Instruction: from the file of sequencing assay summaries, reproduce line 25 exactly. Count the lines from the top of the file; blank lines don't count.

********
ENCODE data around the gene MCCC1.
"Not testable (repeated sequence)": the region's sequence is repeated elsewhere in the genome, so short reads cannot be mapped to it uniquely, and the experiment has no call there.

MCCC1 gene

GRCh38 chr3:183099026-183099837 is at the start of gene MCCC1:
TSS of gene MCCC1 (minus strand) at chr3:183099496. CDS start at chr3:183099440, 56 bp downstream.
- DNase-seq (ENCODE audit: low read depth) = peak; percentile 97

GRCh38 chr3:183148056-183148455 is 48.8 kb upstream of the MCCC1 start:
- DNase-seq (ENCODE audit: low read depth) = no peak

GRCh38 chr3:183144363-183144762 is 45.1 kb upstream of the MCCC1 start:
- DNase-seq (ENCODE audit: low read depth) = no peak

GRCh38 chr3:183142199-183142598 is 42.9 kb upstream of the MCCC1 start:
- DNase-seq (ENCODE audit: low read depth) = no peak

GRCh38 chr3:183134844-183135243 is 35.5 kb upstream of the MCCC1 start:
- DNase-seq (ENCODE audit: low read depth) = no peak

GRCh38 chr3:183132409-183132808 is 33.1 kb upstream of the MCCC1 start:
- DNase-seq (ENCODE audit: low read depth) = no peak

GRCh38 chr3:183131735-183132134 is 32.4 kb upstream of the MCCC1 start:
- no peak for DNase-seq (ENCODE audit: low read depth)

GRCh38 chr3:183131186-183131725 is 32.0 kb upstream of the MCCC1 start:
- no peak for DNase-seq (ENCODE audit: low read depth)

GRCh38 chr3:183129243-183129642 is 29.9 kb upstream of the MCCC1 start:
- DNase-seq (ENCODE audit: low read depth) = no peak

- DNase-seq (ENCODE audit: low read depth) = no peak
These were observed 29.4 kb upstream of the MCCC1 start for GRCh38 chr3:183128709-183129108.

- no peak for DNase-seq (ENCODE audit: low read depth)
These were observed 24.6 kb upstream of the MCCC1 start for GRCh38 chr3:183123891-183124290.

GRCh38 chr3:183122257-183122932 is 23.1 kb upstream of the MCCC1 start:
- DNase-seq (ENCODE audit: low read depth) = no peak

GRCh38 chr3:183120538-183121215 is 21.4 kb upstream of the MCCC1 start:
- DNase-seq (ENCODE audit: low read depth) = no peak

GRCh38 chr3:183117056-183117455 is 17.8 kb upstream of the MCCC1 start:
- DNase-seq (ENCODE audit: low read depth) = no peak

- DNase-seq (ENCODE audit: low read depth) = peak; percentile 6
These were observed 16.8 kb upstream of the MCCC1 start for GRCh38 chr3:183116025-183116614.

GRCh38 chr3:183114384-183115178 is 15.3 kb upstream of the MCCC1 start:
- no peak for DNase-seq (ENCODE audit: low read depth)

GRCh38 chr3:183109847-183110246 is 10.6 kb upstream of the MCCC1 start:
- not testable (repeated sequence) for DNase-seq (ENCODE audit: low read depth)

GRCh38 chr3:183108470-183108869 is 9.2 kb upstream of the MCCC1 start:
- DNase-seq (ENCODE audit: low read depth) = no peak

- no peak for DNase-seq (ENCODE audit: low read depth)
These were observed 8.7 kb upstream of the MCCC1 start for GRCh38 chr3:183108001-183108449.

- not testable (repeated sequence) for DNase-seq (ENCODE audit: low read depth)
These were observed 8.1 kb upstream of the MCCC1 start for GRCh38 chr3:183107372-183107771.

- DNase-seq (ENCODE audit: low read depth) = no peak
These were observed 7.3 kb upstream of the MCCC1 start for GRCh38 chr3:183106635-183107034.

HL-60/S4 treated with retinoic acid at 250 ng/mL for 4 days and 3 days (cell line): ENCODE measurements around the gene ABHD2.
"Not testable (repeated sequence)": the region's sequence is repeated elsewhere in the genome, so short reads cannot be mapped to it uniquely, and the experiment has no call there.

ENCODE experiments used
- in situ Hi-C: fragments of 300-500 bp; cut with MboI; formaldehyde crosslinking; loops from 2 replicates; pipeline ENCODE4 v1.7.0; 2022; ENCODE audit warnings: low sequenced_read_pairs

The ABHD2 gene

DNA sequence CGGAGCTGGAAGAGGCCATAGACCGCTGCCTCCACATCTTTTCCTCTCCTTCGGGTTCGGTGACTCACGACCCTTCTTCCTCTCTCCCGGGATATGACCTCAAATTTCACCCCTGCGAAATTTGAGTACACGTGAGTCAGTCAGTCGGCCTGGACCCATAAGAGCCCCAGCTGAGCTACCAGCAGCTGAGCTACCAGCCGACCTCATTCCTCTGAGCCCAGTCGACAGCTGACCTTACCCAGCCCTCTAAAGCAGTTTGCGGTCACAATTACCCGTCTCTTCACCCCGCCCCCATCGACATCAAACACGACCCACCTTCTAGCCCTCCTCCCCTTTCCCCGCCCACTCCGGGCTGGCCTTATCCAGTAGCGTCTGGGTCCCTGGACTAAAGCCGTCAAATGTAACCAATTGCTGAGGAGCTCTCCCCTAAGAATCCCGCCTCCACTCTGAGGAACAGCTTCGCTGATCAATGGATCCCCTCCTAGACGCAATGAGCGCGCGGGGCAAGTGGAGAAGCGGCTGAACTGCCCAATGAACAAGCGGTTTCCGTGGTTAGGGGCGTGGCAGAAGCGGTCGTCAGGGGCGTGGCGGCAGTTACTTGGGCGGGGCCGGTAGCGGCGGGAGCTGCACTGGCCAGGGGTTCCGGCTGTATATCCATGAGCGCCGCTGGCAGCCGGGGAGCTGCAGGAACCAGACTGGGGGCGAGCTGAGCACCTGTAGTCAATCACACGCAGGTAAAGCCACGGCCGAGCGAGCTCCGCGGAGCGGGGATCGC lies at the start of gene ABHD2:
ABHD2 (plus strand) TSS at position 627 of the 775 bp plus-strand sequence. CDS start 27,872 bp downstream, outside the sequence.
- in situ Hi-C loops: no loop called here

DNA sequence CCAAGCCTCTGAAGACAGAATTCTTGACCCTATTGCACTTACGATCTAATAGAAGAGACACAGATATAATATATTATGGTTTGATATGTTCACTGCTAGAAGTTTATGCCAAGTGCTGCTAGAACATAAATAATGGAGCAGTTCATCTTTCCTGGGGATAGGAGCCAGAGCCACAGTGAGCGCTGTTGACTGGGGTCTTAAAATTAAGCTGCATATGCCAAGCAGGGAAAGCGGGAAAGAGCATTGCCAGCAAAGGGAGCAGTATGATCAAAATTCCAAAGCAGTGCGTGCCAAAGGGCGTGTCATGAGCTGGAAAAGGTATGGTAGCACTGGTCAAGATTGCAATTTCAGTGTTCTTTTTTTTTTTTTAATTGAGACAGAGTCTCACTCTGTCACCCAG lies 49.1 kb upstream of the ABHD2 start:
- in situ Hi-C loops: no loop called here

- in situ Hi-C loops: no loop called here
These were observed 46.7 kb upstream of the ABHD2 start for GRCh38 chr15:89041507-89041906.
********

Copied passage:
- no peak for DNase-seq (ENCODE audit: low read depth)